Photo copyright Husker.com
It was hard to be a Nebraska basketball fan in the middle 1970’s. Still is, as a matter of fact. Though the team has broken through and has participated in multiple NCAA tournaments, they still have not won a game in the tournament, nor have they won any conference championship since 1950. They did win the NIT in 1996, but no luck whatsoever in the NCAA. They are now the only power conference school who has never won an NCAA tournament game.
Nebraska played basketball in the Nebraska Coliseum. This red brick building was lovingly referred to as “the barn”, and held about 9,000 people if a shoehorn was used to cram them in. There was an arch centered over the court, and there were stands in the south end. The north end only had bleachers, and then there were bleachers that lined both sides of the court. The place was so small and tight that if you were on the front row, you had to move your feet so that a player could throw the ball in. When the place was full on a frozen Nebraska winter night, the warmth and crowd noise was overwhelming.
There was a tradition at the games that everyone stood until the first points were scored by Nebraska. One particularly bad game, we stood against Oklahoma for over 8 minutes of playing time. That was the year when the football team scored 77 points against Army. The basketball team, on the other hand, never scored more than 76 points in a single game. Needless to say, it was a quixotic challenge to be a Nebraska basketball fan. The team did have a winning record my last 3 years, but the frustration had built up.
Nebraska had one guard who had the most unusual shooting style I’ve ever seen. Jerry Fort was the guard who would hold the basketball directly over his head, then flick his wrist to propel the ball towards the hoop. He had a long-range shot that would have been of more value if he played in the 3-point shot era. His shooting style and the Nebraska Coliseum bleachers are shown in the picture at the top. I may be in the picture, since I attended every home game during my 4 years in college. But I was unable to find my face in the crowd. You can see how close the feet in the first row were to the playing surface.
College students being as they are, we were convinced that we knew everything, and so even though in our senior year the team had a good winning record, we were leading cheers against our coach, Joe Cipriano. He went by the diminutive of Cip, and so we were calling out to “Fire Cip”. One game we had assistance from one of our dorm floor residents who worked in the computer science program. He was able to write a program that printed out on those old green computer printout sheets the words FIRE CIP across multiple sheets of paper. A group of us sat together, and at an opportune time during the game, we unfurled the banner and chanted our little chant. Some of the crowd joined us, but the chant never reached full volume in the place.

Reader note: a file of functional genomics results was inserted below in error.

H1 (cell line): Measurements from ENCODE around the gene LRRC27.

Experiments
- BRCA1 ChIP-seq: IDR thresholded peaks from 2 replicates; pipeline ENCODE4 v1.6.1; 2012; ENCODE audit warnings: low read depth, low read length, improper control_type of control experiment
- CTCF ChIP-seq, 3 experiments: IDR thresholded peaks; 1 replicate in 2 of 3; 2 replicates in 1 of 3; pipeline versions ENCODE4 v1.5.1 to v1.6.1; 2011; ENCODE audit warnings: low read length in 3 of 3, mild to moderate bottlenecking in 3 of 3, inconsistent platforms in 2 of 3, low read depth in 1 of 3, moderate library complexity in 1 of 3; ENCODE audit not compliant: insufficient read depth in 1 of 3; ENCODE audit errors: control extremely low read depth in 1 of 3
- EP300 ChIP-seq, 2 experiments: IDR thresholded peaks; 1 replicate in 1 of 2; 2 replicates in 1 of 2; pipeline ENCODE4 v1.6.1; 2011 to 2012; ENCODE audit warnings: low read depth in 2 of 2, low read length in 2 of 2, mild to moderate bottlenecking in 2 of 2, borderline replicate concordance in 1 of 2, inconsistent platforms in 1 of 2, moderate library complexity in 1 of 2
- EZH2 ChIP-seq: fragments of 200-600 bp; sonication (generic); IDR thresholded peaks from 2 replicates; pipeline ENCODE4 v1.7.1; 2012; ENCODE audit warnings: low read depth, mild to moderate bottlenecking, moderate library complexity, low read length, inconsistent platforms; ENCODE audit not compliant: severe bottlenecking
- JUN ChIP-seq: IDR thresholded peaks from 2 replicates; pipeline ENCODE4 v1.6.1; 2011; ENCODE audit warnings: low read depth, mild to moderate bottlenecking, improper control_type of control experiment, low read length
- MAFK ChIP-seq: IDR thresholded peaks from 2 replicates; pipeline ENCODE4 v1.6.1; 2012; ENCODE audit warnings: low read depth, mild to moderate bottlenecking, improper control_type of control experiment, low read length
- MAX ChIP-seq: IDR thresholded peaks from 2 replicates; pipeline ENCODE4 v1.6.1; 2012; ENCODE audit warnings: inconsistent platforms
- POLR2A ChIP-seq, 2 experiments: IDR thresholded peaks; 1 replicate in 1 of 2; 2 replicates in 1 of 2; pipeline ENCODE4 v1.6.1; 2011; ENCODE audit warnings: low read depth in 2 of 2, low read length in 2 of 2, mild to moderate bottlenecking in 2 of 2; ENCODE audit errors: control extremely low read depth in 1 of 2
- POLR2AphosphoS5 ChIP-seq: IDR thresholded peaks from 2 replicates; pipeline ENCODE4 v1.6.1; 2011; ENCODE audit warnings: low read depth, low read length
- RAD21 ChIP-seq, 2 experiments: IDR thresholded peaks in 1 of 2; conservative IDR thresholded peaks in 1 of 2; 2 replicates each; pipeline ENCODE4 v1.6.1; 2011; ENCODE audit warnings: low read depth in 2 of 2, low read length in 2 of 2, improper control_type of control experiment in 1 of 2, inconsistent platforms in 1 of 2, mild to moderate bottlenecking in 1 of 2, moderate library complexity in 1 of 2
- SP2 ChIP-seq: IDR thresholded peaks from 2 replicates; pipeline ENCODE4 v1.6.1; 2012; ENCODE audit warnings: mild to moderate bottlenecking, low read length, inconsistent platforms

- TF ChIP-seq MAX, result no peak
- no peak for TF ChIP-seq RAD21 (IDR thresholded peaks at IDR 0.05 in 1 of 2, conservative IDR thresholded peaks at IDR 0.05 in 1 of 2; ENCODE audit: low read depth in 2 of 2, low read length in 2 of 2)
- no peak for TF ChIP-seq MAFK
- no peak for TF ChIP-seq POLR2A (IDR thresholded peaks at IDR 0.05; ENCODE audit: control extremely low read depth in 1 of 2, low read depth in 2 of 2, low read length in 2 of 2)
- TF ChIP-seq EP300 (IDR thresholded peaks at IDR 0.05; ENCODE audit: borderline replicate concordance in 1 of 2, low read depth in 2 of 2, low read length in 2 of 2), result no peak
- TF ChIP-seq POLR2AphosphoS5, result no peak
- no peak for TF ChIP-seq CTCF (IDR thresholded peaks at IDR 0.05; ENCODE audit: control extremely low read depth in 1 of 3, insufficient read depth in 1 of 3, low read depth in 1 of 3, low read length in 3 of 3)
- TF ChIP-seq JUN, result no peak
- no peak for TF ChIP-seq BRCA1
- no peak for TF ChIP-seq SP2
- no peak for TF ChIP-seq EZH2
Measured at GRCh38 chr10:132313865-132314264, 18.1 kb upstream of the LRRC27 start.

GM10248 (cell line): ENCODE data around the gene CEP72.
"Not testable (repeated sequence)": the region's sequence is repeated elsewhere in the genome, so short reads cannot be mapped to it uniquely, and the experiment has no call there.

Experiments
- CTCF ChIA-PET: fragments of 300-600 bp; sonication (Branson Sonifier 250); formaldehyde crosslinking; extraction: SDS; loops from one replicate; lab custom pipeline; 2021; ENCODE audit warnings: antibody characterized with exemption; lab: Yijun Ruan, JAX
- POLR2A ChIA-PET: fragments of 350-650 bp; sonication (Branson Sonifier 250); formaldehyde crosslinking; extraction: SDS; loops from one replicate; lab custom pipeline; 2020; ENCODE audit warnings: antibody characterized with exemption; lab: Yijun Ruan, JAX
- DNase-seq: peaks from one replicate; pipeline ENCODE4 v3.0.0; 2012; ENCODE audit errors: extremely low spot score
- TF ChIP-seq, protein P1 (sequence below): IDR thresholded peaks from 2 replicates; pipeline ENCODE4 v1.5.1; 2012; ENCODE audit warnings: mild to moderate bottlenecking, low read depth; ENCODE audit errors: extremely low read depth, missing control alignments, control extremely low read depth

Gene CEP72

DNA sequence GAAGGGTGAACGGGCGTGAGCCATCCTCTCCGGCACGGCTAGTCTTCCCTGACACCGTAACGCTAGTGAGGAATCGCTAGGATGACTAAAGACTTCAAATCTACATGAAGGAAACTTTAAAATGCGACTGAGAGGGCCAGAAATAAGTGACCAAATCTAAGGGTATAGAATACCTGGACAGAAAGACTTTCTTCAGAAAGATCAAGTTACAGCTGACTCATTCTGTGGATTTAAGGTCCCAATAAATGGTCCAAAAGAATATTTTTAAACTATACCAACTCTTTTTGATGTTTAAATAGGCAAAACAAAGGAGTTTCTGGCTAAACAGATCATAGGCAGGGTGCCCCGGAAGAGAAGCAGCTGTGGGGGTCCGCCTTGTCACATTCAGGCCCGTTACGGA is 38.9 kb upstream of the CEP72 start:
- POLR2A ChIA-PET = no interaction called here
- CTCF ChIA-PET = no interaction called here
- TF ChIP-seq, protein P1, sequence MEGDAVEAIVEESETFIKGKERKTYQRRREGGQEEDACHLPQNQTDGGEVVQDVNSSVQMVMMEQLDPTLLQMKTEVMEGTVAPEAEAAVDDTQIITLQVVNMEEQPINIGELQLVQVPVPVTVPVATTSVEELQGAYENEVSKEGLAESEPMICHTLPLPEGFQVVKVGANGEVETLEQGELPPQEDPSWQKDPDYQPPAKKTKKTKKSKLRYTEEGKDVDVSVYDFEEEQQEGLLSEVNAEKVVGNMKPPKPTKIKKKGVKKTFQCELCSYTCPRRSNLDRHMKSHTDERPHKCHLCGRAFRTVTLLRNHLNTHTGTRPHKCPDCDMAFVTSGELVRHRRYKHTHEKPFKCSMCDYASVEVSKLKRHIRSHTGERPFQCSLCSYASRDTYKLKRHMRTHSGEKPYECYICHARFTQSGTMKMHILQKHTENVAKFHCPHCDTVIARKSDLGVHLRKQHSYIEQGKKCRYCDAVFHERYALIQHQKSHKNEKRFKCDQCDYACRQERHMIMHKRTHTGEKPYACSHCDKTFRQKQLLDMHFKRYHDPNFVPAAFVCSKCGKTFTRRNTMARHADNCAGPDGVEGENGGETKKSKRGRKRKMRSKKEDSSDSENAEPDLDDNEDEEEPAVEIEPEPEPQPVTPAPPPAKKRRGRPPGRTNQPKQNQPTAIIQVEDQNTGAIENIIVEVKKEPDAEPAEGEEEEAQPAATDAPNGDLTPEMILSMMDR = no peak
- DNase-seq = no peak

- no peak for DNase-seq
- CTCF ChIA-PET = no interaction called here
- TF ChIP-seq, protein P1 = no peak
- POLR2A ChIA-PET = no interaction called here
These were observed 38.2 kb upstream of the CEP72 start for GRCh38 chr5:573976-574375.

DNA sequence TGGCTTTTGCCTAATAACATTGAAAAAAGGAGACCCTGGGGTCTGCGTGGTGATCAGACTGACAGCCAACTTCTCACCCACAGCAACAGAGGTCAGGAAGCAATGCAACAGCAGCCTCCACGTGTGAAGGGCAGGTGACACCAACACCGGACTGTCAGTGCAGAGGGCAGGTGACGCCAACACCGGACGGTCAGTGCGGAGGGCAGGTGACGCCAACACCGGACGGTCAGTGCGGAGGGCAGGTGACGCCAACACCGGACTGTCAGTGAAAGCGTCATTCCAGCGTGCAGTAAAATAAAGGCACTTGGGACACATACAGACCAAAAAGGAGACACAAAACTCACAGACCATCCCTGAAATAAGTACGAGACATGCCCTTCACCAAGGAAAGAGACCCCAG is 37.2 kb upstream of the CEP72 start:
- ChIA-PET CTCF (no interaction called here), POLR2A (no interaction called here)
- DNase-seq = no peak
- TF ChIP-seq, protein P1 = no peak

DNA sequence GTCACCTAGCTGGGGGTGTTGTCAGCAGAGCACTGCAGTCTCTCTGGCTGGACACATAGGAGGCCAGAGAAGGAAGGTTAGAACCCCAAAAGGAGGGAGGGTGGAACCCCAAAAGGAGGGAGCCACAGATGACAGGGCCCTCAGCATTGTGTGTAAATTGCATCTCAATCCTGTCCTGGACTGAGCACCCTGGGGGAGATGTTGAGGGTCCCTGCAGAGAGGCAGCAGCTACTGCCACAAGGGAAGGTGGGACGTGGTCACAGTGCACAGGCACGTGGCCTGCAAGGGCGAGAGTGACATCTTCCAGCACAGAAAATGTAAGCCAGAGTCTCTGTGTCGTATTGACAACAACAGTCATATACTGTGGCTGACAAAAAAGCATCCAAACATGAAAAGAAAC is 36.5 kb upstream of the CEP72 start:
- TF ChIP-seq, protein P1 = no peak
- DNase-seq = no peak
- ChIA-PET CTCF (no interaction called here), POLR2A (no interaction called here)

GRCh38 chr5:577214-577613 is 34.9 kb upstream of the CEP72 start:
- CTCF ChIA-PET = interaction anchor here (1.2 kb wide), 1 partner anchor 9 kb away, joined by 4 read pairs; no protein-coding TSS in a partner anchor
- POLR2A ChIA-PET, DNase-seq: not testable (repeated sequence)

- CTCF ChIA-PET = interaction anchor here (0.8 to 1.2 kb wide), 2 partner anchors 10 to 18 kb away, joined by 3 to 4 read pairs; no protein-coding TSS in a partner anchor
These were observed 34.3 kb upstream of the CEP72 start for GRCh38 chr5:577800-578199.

The game ended, and I was walking out with my roommate, Sam. Sam was tall, about 6’4″, and we had just left the court area and were walking next to the trophy case. Suddenly Sam was accosted by this small person, probably about 5’7″, who took a swing at Sam and was ready to go at it with him. I grabbed this guy by the arms and pinned him up against the trophy case, where a lot of the football championship hardware was displayed, and told the guy to calm down. He did, I released him, and we went back into the cold February night air for our walk across campus. Back then, in college, I gauged whether it was cold based upon whether I had ice crystals form on my mustache by the time I got to my destination. I think that night, it was cold.
We got into our room later, and found out from a friend that the person who had accosted Sam, was the coach’s son. Never did hear anything more about the incident. Nowadays, with all of the increased security and police presence, we probably would have ended up being charged with some sort of offense, but not then.
My senior year in college was the last year that basketball was played in the Coliseum. The following spring in 1976, my graduation ceremony was held in the new Devaney Center. We even had President Gerald Ford give our commencement address, although I couldn’t tell you one thing that he said. Since I left campus, even the Devaney Center has been supplanted as a basketball arena, though it is still used for women’s volleyball for the NCAA champions. I guess I must be getting old when my memories are two basketball arenas behind the current arena. Well, hope springs eternal, and I will be rooting for Nebraska basketball to shed is oxymoronic status, and win a game this year in the NCAA tournament.